Spence shedding sister’s shadow
A year ago senior Kelly Spence pitched her way on to the 4A all-state team, ate up 135 of the Cardinals 153 innings and compiled a sparkling 1.24 earned run average. And just for kicks, she threw a no-hitter.
That was last year and now there is a new Spence taking the mound for the Eudora softball squad.
Junior left-hander Karen Spence is making a name for herself on the hill so far this season as one of the shutdown pitchers the Cardinals will need to make a deep run in post-season play.
After a glittering debut in 2003, Spence spent most of last year out of action with a broken leg. But by year's end, she earned her way onto the varsity team as she pitched in one of the final games after spending most of the season on the junior varsity team.
And oddly enough, it was in relief of her sister.
"I came in when Kelly had another no-hitter going," Spence said. "And when I came in it kind of got away. She still jokes with me about that."
Spence has played softball since age 7 and has always known that she wanted to pitch. She said following her older sister up through the ranks hasn't always been easy.
"I watched her for a while and learned from her and knew that I could do that too," Spence said. "Sometimes it was hard being in her shadow."
This year however, with the departure of her sister, Spence takes the hill knowing that she can pitch. She also knows that people aren't calling her Kelly's little sister anymore.
"When I first started pitching this year I was kind of nervous," Spence said. "But when I got comfortable I knew that I belonged out there."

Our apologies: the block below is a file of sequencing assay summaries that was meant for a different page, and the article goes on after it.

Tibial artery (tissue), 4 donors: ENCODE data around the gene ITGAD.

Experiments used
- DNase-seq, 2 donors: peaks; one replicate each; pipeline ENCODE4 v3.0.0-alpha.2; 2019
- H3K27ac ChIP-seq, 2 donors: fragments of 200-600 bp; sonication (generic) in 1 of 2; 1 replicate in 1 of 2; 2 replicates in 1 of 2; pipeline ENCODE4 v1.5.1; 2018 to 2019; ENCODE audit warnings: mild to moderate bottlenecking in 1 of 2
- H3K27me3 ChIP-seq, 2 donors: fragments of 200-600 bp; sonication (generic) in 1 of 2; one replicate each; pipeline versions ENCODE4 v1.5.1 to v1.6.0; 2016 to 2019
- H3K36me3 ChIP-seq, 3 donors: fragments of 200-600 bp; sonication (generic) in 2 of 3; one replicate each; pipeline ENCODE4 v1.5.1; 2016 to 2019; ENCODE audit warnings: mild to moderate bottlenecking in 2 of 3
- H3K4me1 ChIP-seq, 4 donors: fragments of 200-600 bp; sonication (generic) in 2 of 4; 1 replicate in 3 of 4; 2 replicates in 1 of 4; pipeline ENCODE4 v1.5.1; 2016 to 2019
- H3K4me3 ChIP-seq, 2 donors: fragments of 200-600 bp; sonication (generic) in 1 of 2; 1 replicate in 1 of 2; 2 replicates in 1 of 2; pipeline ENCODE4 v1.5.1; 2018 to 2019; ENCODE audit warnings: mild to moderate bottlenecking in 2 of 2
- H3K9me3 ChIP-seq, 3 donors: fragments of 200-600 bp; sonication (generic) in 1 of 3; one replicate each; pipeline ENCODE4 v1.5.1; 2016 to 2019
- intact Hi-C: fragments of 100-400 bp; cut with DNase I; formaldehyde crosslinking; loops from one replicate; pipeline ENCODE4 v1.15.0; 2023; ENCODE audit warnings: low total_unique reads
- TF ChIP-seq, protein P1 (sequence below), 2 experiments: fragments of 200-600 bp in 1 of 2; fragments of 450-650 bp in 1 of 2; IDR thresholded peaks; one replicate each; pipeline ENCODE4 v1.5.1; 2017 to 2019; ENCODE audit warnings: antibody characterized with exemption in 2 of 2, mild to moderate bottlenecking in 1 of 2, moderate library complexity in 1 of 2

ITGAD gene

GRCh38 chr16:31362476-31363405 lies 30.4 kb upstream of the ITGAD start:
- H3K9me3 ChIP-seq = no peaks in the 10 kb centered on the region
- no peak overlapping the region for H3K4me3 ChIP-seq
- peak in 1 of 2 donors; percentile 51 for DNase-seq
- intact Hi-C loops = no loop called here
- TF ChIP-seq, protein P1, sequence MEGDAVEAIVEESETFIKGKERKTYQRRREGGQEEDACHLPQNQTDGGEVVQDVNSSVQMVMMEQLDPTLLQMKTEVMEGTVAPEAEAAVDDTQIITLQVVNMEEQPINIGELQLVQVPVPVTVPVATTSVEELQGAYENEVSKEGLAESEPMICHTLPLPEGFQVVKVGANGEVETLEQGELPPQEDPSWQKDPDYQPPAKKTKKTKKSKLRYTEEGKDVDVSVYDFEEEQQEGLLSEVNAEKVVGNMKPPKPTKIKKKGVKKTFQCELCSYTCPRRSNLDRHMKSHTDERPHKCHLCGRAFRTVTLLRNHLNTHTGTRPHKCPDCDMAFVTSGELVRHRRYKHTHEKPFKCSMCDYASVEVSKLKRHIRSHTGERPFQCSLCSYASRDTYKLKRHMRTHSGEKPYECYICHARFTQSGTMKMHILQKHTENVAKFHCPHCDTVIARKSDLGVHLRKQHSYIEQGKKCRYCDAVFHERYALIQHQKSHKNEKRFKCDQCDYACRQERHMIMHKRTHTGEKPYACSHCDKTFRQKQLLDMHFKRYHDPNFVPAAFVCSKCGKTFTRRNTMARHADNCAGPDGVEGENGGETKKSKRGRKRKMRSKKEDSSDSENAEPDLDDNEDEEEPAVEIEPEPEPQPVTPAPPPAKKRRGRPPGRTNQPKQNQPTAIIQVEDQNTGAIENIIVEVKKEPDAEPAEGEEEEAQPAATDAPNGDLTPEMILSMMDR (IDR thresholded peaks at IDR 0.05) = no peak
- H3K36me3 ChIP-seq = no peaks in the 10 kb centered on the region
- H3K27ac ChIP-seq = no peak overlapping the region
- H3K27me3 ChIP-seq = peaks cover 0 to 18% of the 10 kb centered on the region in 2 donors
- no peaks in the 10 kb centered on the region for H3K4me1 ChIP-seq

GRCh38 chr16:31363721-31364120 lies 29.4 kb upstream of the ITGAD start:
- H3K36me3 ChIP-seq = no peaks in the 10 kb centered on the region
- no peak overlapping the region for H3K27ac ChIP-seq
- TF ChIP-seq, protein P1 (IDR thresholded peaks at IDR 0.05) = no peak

And her first start this year was a memorable one. Spence went the distance against Gardner and hurled a two-hitter with five strike outs to grab the Cardinals' first win. She backed that performance up with a six-inning performance against Spring Hill where she only allowed three hits in a game that got away late.
Spence has developed her own brand of pitching for Eudora. The left-hander brings a rise ball and a curve ball that she calls "her pitch." She takes the hill with an approach all her own.
"I try to ignore the batter," she said. "I just try and focus on Alissa's (Hamilton) glove and do what I know I can do."
Although Spence has asserted herself on the mound, she admitted there was a little bit of her big sister out there with her.
"When I was little I always wanted to be like her," Spence said. "She even taught me how to throw a change-up and that was one of her best pitches."
Spence found herself fitting in nicely with the other pitchers in the rotation.
"It's great to pitch with Brynn (Hamilton) and Caitlyn (Riser)," she said. "I feel like I'm fitting in with them and now I know my role."
Some of her teammates are grateful that Spence has become so reliable.
"I knew that Caitlyn and Brynn would be good," second baseman Jacqueline Pyle said. "But I'm impressed with the way Karen's pitching. She's going to be big for us down the stretch."
After a week off, Spence -- like the rest of her teammates -- is ready to get back into action and turn the season around. Even then she still may feel a little bit of her big sister over her shoulder.
"She is a great pitcher and it's tough to sort of live in her shadow," Spence said. "But I think I'll be alright."